The Mark II shares Canon’s EOS ˜family’ feel, and many controls will be familiar to users of other of the firm’s cameras. Having spent time with the smaller-sensor 50D, I was right at home with its larger, heavier, full-frame big brother. It’s hard to fault the 5D Mark II for ergonomics, and balance with the packaged 24-105 lens is exemplary.
Users coming from the 5D will notice the different finish, the viewing ...full story
Phil Hanson discovers an all-in-one printer that delivers quality prints and makes its 35mm film scanning and faxing functions a real bonus.
Although Canon still offers a range of printers that do nothing but print, the MP980 has joined the all-in-one bandwagon.
It carries over many of the MP970’s features but adds some important twists of its own, particularly in the ink system, which now comprises six colours, a mix of dye and pigment cartridges. This is one colour less than before and the printer’s also a little slower, so where’s the advantage?
The answer’s in the print. Here’s an all-in-one that punches well above its photographic weight, producing stunning images, particularly when using Canon paper. But more on that later.
Finished in silver-grey and black, the MP980 will look at home in most locations. Note, though, that because it has a pull-out paper tray at the back and a pull-out output tray in the front, it needs a larger working space than its folded footprint suggests. Apart from the paper trays — there’s another one at ...full story
Sometimes the fates are kind, it’s late on the last day of a long week, “beer o’clock” as it’s called in NZ and a courier has just dropped off a box from Canon NZ addressed to photo titles editor Tim Grey. It’s an EOS500D DSLR, come in to be reviewed in the next issue of D-Photo.
Now Tim’s occupied with moving into his first Auckland house and the Parkside photographers are nowhere to be seen, so it won’t go into our studio today. It would be a shame to consign this camera to a lonely weekend in the ultra secure product room in the depths of the compound, so I guess I’ll just have to look after it until uncle Phil Hanson pops in to grab it on Monday.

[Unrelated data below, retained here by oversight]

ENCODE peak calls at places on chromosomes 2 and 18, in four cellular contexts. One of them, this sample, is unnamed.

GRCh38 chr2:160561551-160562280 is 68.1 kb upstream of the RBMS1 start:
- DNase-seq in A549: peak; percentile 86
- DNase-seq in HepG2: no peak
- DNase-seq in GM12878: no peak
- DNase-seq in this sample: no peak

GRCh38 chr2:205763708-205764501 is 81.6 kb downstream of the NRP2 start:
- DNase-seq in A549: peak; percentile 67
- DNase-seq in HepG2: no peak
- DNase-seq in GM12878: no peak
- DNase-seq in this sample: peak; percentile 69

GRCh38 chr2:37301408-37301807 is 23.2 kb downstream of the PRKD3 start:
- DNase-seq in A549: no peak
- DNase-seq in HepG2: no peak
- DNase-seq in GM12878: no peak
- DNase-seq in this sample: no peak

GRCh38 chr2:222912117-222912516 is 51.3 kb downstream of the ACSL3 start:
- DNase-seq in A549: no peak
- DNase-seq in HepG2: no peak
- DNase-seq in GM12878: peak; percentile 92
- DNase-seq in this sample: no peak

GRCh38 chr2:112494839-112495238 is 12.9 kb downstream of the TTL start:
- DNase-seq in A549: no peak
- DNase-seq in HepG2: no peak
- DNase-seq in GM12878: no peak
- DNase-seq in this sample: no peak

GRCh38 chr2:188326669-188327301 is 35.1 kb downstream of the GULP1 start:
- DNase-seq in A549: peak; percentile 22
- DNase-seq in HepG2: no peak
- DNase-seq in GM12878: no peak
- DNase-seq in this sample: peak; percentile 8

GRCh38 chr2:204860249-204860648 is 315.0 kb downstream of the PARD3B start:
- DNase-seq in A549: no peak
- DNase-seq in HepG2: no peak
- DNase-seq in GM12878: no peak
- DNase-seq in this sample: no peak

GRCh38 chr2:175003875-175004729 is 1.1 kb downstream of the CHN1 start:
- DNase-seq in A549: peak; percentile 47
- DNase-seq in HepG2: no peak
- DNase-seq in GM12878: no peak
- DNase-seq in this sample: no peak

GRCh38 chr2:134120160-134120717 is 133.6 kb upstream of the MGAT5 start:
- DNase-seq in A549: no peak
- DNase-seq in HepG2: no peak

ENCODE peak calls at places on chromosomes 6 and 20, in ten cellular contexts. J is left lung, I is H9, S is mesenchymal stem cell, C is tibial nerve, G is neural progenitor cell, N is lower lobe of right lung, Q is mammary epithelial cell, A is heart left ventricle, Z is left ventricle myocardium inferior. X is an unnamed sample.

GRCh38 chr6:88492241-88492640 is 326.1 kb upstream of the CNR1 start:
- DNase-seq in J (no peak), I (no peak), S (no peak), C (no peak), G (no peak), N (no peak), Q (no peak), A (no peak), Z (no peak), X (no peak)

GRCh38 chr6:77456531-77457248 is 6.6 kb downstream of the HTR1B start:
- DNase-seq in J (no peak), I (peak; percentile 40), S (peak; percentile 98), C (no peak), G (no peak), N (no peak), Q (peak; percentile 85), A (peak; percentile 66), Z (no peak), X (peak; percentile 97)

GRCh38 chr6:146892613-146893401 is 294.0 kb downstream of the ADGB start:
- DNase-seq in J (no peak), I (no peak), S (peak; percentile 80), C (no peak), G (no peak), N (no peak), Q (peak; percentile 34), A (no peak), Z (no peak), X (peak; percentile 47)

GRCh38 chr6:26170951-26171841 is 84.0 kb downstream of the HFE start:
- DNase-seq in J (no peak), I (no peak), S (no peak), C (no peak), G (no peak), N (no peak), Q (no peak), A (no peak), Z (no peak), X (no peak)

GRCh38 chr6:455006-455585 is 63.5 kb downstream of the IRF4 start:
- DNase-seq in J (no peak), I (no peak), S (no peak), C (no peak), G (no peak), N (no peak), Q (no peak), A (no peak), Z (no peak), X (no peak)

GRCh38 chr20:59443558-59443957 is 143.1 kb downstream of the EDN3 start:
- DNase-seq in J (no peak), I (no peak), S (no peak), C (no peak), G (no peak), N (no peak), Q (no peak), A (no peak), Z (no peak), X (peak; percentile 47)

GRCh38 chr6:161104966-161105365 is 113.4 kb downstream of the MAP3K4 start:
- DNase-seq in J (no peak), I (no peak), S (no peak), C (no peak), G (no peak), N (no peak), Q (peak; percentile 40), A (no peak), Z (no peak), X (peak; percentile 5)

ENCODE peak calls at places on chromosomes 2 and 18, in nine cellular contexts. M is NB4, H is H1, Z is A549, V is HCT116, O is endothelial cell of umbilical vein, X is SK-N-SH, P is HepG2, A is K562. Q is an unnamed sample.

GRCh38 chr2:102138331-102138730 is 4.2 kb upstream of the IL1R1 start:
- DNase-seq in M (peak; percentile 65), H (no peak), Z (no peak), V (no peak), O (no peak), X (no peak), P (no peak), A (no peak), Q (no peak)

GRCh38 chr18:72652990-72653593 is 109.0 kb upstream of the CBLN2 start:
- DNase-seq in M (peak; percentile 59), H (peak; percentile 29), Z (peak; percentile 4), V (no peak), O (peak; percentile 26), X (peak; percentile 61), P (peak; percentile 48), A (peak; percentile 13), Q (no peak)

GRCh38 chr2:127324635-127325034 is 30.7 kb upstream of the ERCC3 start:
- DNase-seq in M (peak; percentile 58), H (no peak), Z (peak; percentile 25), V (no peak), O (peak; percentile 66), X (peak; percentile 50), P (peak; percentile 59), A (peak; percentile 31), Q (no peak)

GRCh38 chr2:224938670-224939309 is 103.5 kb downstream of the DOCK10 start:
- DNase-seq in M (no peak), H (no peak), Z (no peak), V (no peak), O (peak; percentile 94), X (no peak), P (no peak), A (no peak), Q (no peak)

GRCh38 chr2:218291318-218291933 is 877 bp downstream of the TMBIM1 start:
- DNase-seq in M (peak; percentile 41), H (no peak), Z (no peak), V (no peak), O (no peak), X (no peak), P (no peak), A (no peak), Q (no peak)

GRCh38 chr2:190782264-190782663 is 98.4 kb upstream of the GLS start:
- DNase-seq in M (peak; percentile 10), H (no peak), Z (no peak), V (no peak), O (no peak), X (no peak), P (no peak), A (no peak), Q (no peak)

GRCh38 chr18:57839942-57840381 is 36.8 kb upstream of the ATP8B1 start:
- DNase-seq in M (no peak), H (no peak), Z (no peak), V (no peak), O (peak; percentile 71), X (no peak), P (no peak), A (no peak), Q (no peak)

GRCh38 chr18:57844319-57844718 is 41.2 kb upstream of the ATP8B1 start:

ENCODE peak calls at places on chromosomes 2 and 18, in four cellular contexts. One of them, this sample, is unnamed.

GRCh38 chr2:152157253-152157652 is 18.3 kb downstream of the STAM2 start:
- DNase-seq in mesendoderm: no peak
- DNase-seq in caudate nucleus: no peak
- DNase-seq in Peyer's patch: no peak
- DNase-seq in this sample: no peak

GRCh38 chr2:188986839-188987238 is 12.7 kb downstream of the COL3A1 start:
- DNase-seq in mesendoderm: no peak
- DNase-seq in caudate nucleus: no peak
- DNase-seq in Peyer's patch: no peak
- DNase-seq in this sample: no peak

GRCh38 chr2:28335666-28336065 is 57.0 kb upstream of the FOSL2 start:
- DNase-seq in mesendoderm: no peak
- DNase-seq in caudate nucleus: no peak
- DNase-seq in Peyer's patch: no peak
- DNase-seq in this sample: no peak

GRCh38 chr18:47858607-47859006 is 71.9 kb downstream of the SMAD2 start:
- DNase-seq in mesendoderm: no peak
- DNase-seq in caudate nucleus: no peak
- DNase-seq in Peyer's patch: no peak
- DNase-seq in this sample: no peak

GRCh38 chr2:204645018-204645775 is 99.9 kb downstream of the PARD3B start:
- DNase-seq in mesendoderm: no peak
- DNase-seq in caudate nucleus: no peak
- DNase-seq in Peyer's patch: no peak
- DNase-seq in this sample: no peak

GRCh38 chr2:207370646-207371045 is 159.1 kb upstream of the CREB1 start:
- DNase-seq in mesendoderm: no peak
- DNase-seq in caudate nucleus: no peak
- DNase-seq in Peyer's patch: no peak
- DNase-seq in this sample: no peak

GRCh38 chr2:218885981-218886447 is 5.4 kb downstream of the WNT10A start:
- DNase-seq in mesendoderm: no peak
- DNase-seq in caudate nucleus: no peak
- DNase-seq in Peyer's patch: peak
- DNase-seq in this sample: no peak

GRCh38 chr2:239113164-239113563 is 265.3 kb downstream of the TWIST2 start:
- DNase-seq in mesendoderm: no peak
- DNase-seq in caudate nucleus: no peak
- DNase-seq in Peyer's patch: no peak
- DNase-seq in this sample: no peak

Carefully opened the box (yeah right) and found the 500D has a charged battery and an SD card. Hallelujah! We’re all systems go. I must remember to “borrow’ one of our studio tripods more often because I suddenly feel like charging off into the night to photograph Auckland by night but without a tripod, I’m not sure. Oh ...full story
It’s been a great time to pick up a camera again because I’m finding no end of inspiration out there. In addition to getting fired up by working with the passionate crew on D-Photo and The Photographer’s Mail and dealing with the industry in general, I’ve been taking in the Auckland Festival of Photography 2009.
With my fellow photo nut about town, Mr. Tim Grey, I’ve been to seven exhibitions across the city, starting with the Gravity Festival on Tuesday, where we were shuttled around in a small fleet of even smaller Minis, including one driven by a lovely young South Island lass in a Cooper cabriolet who thought barreling around the city in Winter with the top down was a fun idea. Apparently people from down South don’t consider Auckland cold. Still, despite my frozen ears, the five exhibitions were hot (or is that cool?) and well worth attending.
Being able to see a variety of exhibitions dotted around town in one night was a real pleasure and I particularly enjoyed As a Hero of Nippon by Mark Leonard Watts at the Satellite Gallery in Newton . What I initially assumed ...full story